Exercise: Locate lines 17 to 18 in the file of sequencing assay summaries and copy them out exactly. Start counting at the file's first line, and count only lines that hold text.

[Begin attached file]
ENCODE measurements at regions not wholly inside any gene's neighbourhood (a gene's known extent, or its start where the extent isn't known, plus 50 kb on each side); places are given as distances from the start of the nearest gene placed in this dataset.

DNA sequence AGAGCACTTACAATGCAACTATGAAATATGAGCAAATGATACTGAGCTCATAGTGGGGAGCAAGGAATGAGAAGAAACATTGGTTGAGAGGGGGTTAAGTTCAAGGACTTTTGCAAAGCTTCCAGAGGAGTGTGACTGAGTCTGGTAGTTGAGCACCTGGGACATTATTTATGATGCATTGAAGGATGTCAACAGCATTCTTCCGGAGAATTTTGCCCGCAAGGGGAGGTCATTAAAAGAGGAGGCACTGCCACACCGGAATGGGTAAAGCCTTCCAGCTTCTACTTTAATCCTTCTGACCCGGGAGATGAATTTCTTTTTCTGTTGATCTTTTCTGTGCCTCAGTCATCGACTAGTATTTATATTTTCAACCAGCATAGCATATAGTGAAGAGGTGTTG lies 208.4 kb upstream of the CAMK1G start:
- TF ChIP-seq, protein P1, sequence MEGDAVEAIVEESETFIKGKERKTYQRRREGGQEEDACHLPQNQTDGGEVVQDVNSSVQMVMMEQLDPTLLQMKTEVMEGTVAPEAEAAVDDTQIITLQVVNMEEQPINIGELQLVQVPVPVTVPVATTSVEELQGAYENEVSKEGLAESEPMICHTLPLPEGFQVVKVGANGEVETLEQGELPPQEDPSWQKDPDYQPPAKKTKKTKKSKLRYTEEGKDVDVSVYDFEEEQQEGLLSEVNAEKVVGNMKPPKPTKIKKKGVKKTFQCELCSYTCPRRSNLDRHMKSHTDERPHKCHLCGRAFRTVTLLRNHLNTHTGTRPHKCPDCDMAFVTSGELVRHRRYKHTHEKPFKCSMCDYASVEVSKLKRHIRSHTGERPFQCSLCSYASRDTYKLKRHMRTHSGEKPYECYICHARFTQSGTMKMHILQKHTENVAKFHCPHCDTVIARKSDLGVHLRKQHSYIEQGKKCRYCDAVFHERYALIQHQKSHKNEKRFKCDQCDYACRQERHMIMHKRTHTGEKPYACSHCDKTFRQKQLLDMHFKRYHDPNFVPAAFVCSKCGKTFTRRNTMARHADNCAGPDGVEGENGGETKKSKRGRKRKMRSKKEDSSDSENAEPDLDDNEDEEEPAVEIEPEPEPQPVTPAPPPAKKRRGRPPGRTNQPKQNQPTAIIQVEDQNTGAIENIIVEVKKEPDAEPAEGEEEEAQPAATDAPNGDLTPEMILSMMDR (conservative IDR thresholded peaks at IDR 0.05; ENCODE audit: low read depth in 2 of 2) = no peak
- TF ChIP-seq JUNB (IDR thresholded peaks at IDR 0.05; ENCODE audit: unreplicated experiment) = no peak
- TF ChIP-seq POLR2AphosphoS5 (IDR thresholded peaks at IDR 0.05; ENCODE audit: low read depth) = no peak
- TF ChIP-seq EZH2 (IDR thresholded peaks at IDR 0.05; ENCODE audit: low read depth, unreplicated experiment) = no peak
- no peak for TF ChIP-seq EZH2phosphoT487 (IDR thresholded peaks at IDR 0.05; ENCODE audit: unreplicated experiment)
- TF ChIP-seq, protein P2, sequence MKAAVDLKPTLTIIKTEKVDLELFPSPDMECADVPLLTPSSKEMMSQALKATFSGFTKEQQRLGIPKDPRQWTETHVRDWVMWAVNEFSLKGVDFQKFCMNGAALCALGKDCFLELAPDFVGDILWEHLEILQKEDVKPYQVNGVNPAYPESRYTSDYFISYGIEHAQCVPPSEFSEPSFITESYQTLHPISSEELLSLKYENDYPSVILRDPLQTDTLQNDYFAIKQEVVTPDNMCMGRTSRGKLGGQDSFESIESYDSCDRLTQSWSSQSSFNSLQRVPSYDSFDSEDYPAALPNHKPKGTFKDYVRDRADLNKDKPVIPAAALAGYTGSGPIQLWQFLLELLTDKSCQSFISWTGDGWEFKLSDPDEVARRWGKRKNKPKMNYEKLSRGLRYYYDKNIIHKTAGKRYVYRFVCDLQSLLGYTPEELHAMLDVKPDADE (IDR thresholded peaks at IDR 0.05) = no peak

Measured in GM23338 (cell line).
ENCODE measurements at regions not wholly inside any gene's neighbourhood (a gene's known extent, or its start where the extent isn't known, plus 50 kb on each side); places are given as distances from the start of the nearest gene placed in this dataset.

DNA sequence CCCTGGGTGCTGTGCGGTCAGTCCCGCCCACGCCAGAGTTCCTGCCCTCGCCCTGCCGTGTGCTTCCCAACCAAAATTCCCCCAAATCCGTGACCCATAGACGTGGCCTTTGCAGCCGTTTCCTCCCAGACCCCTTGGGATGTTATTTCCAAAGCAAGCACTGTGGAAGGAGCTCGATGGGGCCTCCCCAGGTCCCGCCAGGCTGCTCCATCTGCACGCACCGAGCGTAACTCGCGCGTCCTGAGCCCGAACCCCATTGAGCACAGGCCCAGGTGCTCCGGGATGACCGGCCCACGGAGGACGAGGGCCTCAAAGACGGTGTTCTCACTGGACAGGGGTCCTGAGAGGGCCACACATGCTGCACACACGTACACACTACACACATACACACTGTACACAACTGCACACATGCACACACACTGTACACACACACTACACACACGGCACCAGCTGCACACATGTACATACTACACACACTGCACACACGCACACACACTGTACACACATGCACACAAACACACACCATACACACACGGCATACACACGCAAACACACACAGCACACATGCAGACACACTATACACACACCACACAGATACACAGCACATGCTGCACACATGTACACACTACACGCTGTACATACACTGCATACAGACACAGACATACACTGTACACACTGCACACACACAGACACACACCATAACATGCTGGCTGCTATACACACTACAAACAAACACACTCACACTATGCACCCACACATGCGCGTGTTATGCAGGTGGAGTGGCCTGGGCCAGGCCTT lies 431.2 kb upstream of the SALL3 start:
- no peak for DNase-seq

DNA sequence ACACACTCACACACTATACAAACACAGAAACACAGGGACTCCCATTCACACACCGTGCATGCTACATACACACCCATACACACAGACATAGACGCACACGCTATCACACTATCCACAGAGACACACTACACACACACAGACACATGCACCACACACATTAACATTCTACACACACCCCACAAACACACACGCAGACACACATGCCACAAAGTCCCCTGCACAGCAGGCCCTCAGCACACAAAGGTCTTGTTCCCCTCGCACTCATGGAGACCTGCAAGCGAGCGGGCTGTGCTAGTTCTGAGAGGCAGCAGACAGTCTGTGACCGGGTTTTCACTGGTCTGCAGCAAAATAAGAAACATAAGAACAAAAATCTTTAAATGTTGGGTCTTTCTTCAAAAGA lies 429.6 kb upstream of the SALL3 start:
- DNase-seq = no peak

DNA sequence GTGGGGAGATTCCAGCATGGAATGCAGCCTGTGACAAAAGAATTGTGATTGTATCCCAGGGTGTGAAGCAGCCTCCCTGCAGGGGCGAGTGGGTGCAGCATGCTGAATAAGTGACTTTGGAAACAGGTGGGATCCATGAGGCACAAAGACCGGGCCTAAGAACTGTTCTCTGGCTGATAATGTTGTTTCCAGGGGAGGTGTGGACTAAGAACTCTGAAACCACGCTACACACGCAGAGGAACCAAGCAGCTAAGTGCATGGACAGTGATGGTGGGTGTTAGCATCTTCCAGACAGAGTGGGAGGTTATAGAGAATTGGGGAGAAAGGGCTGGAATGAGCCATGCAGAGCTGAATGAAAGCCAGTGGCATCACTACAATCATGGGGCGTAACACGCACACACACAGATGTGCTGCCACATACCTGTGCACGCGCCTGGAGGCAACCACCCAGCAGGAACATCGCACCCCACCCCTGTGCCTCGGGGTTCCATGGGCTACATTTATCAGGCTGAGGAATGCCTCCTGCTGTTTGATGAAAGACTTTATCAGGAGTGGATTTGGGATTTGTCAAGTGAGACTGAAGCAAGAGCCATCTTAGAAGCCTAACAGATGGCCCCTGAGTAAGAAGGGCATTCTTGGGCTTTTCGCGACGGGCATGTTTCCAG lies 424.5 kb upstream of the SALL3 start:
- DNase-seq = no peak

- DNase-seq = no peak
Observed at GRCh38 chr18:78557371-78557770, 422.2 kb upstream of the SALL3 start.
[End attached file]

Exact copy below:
- DNase-seq = no peak
Observed at GRCh38 chr18:78557371-78557770, 422.2 kb upstream of the SALL3 start.